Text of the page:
Address delivered by First Deputy Prime Minister and Minister of Foreign Affairs Ivica Dacic on the occasion of 100th anniversary of allied relations between the Serbs and Jews and between the Serbs and Americans in the First World War

Address delivered by First Deputy Prime Minister and Minister of Foreign Affairs Ivica Dacic on the occasion of 100th anniversary of allied relations between the Serbs and Jews and between the Serbs and Americans in the First World War:

“Distinguished descendants of the First World War hero Dr. David Albala, Field Marshal Stepa and of Milunka Savic,

Distinguished descendants of the famous Serbian diplomatic families,


Ambassador Fisher-Kamm and Ambassador Scott,

Allow me at the outset to offer a special welcome to the students present here, young and new future generations of Serbian diplomats.

We have gathered here today to start marking important events, through a number of activities, in the year commemorating the end of the Great War – 100th anniversary of the alliance between the Serbs and Jews and the Serbs and Americans in the First World War; 100 years since Serbia as the first country in the world recognized the Balfour Declaration and called the future State by the name of “Israel” and 100 years since the Serb flag was flown over the White House in Washington D.C. and all public buildings by order of President Wilson.

It gives me pleasure to announce the lecture of a candidate for an Honorary Consul, a descendant of the legendary Serbian patriot and Jewish leader Dr. David Albala – distinguished Professor Dr. John Stevenson from Nevada.

Welcome to the country of your ancestors!

I would also like to inform you that the founding meeting of representatives of famous Serbian diplomatic families will be held later today in my presence. The first President of the Association will be a descendant of Branislav Nusic and Co-Presidents will be descendants of famous diplomatic families Veljkovic – Katarina Veljkovic and Professor Rose Stevenson Goodnight, Vice President of Wikimedia and a descendant of Dr. David Albala. I have been honored to be the first honorary President of the Association of famous Serbian diplomatic families.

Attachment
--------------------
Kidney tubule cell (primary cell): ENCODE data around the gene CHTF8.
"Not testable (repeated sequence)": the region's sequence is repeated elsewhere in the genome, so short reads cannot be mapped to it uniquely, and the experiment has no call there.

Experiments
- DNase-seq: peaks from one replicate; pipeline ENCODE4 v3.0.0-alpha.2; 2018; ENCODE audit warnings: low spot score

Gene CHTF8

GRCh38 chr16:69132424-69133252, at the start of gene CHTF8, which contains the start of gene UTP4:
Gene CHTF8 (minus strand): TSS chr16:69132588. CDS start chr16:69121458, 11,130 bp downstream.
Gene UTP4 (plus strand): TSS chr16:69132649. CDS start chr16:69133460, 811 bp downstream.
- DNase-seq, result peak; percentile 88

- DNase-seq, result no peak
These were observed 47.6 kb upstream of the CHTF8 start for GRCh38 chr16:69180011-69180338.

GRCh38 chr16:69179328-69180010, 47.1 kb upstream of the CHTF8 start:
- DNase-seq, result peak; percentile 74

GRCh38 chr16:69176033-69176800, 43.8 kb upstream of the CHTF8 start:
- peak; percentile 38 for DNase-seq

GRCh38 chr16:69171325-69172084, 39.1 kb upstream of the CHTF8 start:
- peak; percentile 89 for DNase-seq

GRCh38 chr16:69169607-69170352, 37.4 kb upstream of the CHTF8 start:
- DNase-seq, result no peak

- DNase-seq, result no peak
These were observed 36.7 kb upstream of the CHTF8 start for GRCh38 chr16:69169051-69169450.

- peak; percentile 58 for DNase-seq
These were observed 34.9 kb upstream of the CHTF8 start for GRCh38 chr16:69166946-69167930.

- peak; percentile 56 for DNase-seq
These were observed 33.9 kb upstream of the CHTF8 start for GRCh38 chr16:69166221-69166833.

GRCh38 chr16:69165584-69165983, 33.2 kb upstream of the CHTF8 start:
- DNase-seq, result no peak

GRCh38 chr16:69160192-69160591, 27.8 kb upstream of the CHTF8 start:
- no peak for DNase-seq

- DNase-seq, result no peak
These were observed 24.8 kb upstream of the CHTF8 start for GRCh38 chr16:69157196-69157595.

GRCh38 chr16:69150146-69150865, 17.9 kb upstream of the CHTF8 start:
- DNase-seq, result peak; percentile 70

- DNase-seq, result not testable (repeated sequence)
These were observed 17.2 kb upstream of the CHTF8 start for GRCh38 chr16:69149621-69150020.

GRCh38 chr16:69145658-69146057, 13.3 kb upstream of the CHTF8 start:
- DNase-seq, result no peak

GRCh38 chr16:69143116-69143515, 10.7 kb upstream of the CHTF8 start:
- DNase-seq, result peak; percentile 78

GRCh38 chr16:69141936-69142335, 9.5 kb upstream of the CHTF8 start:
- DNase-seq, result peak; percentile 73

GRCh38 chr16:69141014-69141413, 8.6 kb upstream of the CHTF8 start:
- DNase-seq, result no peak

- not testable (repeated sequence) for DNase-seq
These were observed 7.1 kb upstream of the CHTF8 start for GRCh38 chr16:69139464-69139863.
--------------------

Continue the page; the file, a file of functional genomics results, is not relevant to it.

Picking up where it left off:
Through a presentation of one segment of exhibition panels in the Museum hall, we would like to announce two exhibitions – the Serbs and Jews in the Great War, which will be held in Jerusalem from 15-20 May this year and the other one in Washington D.C. to commemorate 100 years since the Serbian flag was flown over the White House, from 25 – 28 July.

We shall also open to the public two new showcases with copies of archival documents from the U.S. Library of Congress, Archive of Serbia, private collection of documents belonging to the descendants of Dr. David Albala and the National Library of Israel.

The first showcase is devoted to Dr. David Albala and Dr. Milenko Vesnic and commemorates 100th anniversary since Serbia’s recognition of the Balfour Declaration, the first State in the world to do so and the first one to call the future State by the name of “Israel”, on 27 December 1917.

The other one is devoted to Woodrow Wilson and Mihajlo Pupin and gives an events overview spanning 100 years since the Serbian flag flew over the White House on 28 July 1918.

Allow me now to say a few words about the Serbs and the Jews:

Serbia has always supported and understood the Jewish people who selflessly sacrificed their lives fighting for freedom of Serbian people in the First and Second Balkan Wars as well as in the First and Second World Wars. The Jewish people gave 10 national heroes and around 14 generals. We know their names and remember them all.